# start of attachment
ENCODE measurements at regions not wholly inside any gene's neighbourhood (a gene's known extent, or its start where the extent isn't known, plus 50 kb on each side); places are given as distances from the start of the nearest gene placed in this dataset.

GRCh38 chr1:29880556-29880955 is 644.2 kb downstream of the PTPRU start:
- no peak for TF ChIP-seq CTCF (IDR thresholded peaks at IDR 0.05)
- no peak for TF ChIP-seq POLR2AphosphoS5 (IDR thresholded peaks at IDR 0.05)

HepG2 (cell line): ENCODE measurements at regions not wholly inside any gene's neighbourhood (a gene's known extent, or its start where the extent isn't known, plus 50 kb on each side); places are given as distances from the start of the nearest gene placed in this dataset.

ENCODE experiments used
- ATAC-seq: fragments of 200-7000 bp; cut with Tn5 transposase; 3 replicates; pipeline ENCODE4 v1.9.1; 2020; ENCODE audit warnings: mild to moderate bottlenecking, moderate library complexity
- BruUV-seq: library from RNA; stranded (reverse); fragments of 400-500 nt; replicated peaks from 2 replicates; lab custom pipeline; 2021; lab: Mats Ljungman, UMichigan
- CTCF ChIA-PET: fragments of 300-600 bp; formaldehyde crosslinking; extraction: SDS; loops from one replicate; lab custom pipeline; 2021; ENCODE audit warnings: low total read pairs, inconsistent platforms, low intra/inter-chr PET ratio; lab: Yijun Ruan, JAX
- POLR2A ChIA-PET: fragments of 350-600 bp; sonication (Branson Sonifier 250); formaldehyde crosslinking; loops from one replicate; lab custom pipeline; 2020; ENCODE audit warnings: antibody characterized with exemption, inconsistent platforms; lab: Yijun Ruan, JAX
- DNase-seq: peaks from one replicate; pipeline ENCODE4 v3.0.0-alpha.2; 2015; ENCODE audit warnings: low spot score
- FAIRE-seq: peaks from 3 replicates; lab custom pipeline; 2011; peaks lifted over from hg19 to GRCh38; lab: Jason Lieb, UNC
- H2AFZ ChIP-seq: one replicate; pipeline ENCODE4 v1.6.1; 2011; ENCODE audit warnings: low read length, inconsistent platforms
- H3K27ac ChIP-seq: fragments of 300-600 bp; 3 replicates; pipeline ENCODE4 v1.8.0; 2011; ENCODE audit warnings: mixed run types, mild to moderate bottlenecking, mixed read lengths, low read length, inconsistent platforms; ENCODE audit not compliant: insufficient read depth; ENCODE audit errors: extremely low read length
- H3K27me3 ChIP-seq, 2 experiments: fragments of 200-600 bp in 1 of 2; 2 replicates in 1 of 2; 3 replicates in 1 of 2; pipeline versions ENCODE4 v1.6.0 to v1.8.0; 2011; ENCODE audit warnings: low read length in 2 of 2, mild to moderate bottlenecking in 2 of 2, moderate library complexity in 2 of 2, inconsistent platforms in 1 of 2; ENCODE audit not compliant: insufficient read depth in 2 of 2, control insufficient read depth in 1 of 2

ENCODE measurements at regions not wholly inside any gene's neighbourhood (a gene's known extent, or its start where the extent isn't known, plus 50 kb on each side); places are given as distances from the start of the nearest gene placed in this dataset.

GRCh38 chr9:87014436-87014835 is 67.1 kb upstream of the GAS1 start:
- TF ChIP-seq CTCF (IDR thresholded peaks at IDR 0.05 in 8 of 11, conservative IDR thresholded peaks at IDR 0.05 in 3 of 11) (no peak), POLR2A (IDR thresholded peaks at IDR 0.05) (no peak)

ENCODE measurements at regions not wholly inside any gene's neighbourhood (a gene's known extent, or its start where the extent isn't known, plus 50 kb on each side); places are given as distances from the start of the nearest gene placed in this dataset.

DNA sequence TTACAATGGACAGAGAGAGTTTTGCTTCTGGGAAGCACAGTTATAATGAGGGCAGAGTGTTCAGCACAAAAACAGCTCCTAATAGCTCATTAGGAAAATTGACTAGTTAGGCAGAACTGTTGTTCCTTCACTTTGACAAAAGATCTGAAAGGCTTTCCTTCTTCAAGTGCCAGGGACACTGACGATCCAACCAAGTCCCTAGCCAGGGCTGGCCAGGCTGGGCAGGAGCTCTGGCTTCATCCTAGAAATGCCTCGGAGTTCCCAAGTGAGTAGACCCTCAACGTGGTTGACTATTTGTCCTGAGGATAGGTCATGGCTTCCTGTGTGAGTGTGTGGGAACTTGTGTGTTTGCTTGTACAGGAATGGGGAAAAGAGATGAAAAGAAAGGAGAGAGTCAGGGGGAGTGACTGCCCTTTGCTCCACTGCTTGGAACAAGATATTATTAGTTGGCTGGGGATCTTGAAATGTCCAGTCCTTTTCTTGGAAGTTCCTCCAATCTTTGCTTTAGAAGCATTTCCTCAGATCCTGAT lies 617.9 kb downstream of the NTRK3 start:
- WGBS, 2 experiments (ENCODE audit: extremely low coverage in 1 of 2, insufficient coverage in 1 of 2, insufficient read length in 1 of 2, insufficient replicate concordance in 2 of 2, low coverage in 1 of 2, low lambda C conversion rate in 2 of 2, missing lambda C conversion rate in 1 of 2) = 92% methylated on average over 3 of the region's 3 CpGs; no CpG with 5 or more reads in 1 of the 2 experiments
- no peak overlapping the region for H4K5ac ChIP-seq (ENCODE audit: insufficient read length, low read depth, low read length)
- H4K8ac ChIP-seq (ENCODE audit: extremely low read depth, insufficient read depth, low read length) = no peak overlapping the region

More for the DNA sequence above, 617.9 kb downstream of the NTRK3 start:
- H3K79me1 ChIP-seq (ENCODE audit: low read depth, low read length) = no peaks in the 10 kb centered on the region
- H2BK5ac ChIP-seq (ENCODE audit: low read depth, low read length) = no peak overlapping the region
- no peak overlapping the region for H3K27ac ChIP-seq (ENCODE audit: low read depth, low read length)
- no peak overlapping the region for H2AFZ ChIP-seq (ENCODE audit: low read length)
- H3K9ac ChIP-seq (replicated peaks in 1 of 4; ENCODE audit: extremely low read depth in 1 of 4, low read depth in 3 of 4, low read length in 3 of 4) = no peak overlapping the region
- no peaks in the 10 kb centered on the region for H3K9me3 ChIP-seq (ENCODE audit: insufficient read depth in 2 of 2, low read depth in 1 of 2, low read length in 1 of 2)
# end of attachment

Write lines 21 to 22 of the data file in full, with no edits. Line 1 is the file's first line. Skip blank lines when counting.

- WGBS, 2 experiments (ENCODE audit: extremely low coverage in 1 of 2, insufficient coverage in 1 of 2, insufficient read length in 1 of 2, insufficient replicate concordance in 2 of 2, low coverage in 1 of 2, low lambda C conversion rate in 2 of 2, missing lambda C conversion rate in 1 of 2) = 92% methylated on average over 3 of the region's 3 CpGs; no CpG with 5 or more reads in 1 of the 2 experiments
- no peak overlapping the region for H4K5ac ChIP-seq (ENCODE audit: insufficient read length, low read depth, low read length)